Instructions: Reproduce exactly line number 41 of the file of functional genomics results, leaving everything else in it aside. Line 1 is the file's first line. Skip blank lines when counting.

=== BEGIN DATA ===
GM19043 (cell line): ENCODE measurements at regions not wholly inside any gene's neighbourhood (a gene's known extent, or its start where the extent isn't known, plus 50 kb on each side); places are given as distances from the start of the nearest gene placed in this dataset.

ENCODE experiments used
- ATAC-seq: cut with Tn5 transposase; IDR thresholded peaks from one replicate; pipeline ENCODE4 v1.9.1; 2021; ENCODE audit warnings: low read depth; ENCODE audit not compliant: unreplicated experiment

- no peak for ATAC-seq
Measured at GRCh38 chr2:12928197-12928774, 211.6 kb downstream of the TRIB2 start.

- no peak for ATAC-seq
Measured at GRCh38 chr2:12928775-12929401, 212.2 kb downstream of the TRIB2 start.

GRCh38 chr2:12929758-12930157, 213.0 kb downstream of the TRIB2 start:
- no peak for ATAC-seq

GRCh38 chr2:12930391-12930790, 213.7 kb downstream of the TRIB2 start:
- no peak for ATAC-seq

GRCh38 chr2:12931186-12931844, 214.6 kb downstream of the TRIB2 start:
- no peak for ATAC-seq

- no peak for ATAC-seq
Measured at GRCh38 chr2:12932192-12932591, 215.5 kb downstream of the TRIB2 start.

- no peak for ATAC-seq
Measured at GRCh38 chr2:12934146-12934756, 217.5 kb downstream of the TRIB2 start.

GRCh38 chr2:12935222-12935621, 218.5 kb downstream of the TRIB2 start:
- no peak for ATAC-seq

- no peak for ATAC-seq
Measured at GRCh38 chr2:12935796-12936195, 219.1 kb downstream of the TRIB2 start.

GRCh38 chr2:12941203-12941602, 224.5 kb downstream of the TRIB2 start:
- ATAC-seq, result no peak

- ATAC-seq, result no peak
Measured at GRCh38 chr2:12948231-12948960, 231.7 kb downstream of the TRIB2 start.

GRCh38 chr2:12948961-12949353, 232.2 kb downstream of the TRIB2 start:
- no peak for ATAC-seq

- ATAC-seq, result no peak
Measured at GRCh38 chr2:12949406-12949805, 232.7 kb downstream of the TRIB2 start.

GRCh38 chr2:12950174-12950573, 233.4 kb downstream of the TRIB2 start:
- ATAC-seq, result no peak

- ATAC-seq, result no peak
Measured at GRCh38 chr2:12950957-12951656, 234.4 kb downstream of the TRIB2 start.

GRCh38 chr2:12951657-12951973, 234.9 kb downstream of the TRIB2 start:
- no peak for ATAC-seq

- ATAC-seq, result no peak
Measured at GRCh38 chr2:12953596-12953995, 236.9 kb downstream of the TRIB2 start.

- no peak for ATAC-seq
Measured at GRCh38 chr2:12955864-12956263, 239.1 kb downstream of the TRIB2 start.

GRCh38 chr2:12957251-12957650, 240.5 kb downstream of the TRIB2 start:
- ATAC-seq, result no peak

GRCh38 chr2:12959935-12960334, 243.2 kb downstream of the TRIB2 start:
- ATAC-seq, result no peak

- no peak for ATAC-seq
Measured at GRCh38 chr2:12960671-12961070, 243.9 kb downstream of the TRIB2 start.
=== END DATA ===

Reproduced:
- ATAC-seq, result no peak